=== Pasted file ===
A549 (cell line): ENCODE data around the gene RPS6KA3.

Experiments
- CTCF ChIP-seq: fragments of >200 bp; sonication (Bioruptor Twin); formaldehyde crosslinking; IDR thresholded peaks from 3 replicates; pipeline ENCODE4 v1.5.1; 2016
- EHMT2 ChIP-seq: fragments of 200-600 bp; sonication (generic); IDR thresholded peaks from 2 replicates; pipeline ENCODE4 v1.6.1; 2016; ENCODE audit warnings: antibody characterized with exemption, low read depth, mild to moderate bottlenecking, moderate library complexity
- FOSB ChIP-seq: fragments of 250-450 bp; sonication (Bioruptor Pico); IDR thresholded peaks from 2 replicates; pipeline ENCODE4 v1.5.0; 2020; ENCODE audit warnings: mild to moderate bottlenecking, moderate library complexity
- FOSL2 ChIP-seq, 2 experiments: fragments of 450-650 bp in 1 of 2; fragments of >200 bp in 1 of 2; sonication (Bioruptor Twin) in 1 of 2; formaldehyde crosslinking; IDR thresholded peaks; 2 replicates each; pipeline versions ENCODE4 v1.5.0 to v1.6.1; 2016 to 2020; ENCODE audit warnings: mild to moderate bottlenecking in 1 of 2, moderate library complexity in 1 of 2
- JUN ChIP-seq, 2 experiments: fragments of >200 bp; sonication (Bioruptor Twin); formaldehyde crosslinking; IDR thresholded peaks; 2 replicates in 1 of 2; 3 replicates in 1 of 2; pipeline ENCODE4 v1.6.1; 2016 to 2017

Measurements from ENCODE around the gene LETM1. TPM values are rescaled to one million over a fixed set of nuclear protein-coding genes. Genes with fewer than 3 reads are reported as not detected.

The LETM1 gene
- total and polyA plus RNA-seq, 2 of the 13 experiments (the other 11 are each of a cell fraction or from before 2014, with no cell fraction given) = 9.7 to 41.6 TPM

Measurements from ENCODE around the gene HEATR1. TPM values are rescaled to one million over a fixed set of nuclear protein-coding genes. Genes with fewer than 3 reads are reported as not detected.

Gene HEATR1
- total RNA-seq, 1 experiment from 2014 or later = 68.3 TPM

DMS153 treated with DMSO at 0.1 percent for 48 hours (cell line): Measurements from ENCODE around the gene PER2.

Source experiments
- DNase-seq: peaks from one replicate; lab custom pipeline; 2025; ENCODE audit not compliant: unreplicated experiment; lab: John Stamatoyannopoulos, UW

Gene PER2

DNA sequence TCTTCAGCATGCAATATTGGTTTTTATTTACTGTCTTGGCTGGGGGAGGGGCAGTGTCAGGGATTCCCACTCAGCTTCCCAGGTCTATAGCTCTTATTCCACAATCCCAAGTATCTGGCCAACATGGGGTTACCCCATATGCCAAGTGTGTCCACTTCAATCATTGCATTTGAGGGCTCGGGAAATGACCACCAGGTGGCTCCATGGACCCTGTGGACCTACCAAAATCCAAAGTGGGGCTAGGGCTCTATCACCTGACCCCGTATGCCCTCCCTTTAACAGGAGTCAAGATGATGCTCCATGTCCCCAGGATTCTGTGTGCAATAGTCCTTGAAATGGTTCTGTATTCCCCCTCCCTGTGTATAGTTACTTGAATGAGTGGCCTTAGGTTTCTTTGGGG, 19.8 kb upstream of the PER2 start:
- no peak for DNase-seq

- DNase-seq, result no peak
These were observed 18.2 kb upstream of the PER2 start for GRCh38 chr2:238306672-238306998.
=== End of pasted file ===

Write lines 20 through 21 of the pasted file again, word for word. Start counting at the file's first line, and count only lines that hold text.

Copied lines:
- DNase-seq, result no peak
These were observed 18.2 kb upstream of the PER2 start for GRCh38 chr2:238306672-238306998.